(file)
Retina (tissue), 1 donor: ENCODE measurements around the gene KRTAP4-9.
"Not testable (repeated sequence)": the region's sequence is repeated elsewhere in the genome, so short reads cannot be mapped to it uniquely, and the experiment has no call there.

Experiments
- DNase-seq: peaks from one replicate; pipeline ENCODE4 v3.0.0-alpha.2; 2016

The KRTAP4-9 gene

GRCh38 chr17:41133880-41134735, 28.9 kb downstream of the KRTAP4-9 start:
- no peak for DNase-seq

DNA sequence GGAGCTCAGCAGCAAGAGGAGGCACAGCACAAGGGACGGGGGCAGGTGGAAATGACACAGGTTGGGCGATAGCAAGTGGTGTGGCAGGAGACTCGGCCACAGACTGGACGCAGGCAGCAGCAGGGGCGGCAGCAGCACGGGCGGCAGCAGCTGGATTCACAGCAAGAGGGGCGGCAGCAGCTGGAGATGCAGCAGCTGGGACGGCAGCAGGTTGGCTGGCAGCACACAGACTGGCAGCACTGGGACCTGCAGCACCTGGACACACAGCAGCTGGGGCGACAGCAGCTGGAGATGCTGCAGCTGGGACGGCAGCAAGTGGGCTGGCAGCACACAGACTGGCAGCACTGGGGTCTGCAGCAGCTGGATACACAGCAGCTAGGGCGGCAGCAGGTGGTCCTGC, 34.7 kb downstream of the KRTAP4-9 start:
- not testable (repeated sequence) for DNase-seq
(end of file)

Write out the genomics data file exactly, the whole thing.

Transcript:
Retina (tissue), 1 donor: ENCODE measurements around the gene KRTAP4-9.
"Not testable (repeated sequence)": the region's sequence is repeated elsewhere in the genome, so short reads cannot be mapped to it uniquely, and the experiment has no call there.

Experiments
- DNase-seq: peaks from one replicate; pipeline ENCODE4 v3.0.0-alpha.2; 2016

The KRTAP4-9 gene

GRCh38 chr17:41133880-41134735, 28.9 kb downstream of the KRTAP4-9 start:
- no peak for DNase-seq

DNA sequence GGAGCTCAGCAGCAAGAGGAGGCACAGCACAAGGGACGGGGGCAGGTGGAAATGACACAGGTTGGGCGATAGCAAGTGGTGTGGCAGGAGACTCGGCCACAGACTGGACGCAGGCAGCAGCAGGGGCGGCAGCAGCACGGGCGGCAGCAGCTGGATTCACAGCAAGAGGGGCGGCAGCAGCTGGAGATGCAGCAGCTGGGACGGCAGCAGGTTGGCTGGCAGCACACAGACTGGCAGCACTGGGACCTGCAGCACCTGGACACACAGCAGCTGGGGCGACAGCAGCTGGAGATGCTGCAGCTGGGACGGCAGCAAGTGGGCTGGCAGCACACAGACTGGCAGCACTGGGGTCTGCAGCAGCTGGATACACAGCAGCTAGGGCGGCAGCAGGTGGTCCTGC, 34.7 kb downstream of the KRTAP4-9 start:
- not testable (repeated sequence) for DNase-seq